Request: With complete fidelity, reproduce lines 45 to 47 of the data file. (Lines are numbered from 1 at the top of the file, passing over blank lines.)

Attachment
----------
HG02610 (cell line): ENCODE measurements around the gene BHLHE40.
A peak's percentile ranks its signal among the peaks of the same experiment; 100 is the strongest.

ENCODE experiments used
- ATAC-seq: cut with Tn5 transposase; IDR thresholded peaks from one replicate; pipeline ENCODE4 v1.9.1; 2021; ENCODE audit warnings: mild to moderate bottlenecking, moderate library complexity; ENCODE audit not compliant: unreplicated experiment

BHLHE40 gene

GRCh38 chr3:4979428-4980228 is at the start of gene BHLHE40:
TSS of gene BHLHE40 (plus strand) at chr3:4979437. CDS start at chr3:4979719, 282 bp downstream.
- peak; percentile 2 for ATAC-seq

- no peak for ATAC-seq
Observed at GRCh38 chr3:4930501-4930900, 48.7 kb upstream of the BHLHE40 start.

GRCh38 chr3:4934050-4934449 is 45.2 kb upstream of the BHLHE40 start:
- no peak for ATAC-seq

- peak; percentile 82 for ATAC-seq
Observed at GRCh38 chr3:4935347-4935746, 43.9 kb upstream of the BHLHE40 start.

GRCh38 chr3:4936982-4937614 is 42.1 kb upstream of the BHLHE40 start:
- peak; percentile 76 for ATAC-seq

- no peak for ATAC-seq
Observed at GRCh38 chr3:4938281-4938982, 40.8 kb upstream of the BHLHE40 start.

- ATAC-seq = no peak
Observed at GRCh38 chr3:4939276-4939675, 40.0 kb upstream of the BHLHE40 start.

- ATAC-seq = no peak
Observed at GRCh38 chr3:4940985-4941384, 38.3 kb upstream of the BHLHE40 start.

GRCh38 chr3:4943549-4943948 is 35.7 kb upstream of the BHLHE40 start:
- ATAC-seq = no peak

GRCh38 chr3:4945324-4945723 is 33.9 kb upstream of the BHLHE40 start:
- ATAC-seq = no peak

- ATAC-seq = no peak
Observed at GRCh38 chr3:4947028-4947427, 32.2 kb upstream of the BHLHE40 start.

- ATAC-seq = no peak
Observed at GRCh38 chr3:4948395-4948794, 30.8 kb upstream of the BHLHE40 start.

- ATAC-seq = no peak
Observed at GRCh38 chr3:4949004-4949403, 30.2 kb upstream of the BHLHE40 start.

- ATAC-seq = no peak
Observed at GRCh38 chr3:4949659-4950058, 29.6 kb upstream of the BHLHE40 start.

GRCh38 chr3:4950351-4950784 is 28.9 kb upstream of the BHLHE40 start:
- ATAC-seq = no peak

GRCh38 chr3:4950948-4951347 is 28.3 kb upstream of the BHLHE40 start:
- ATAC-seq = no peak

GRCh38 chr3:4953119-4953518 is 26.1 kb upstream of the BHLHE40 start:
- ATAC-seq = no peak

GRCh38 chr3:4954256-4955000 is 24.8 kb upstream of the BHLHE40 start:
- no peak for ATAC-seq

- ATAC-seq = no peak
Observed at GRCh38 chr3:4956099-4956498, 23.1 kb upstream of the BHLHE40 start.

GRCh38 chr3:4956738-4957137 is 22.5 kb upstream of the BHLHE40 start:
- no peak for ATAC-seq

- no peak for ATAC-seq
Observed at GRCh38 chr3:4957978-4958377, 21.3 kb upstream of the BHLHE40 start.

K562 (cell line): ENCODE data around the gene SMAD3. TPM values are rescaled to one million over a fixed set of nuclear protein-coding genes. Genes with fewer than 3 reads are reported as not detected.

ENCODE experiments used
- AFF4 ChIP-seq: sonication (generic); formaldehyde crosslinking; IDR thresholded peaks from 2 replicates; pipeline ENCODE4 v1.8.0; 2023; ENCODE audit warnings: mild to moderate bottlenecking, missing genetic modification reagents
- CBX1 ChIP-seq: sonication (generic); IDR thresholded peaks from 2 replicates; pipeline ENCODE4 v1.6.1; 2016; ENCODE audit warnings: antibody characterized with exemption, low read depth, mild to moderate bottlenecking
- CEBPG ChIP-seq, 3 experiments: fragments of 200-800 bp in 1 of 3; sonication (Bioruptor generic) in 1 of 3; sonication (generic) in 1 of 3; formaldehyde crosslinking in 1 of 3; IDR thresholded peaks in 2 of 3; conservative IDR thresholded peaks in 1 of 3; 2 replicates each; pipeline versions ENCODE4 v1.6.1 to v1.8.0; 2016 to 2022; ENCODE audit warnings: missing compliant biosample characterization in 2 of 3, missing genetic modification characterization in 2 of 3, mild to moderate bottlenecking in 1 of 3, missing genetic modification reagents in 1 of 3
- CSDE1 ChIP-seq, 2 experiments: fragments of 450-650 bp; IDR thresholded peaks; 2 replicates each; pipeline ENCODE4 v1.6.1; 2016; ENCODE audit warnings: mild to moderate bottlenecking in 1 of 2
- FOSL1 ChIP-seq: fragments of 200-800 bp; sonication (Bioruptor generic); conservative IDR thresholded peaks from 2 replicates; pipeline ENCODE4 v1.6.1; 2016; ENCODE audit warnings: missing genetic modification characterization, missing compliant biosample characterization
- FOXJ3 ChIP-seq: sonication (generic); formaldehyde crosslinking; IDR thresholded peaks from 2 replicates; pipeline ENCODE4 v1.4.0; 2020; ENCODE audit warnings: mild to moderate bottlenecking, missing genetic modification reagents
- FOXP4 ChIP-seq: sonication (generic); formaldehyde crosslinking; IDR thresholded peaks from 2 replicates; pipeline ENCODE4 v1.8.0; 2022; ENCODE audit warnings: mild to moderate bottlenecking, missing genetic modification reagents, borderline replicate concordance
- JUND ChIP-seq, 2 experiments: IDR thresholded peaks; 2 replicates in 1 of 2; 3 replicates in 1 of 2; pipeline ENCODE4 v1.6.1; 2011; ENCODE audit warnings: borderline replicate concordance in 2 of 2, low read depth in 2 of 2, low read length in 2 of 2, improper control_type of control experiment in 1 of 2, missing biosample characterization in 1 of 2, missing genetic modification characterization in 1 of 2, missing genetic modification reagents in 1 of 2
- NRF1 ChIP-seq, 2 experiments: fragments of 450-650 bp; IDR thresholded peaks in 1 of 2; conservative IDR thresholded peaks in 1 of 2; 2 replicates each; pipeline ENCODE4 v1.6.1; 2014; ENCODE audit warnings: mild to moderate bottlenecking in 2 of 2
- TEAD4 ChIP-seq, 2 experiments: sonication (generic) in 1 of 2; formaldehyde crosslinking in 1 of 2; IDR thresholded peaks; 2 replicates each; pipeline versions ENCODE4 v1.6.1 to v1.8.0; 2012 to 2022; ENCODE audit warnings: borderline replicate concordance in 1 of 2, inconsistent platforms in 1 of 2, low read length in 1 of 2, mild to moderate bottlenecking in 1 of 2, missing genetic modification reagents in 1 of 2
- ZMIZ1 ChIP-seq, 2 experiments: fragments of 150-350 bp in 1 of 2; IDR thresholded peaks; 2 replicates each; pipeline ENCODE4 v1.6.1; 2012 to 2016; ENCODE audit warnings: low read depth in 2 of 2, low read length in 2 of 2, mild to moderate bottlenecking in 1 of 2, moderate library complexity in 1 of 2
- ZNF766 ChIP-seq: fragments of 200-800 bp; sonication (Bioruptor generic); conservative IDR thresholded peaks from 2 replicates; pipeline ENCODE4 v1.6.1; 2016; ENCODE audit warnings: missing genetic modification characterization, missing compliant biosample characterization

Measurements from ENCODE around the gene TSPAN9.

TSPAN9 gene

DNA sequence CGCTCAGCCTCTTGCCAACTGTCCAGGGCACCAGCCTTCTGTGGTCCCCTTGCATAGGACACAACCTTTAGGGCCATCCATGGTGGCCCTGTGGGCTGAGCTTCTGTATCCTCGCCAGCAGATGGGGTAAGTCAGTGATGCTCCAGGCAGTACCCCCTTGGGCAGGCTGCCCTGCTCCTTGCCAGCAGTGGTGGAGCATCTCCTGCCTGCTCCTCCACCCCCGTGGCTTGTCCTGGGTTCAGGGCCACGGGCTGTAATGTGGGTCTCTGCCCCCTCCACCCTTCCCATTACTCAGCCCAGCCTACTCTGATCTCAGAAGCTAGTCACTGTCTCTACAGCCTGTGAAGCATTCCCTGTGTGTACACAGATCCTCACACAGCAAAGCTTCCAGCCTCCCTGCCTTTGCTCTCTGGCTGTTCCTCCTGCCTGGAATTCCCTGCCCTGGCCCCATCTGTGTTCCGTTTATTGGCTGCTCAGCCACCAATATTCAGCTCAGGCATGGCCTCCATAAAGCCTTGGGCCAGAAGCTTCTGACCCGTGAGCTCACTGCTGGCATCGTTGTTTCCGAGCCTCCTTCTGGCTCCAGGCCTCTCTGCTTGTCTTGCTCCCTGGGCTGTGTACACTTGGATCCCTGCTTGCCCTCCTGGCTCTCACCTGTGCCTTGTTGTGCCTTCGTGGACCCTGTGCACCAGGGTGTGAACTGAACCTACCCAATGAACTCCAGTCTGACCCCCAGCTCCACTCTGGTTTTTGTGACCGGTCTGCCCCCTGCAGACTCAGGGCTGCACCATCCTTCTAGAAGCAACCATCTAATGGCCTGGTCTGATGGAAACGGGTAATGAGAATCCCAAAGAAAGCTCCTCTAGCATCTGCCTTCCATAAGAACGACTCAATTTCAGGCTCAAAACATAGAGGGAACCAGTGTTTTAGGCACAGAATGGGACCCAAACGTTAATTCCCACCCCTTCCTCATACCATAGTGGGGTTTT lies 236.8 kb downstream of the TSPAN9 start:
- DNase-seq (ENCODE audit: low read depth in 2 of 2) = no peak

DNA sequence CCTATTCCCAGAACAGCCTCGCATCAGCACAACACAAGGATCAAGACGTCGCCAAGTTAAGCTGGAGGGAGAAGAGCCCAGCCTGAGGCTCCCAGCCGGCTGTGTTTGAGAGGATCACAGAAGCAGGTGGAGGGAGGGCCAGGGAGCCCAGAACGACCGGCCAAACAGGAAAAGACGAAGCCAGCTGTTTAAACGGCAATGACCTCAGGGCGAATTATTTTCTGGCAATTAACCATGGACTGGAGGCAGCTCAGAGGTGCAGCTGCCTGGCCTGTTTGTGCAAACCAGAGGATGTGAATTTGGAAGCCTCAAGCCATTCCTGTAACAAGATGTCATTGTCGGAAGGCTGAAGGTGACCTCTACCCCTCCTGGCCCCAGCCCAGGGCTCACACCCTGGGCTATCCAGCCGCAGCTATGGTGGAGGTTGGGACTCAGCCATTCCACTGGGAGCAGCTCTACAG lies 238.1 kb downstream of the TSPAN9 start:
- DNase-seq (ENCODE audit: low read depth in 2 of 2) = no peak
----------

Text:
GRCh38 chr3:4956738-4957137 is 22.5 kb upstream of the BHLHE40 start:
- no peak for ATAC-seq

- no peak for ATAC-seq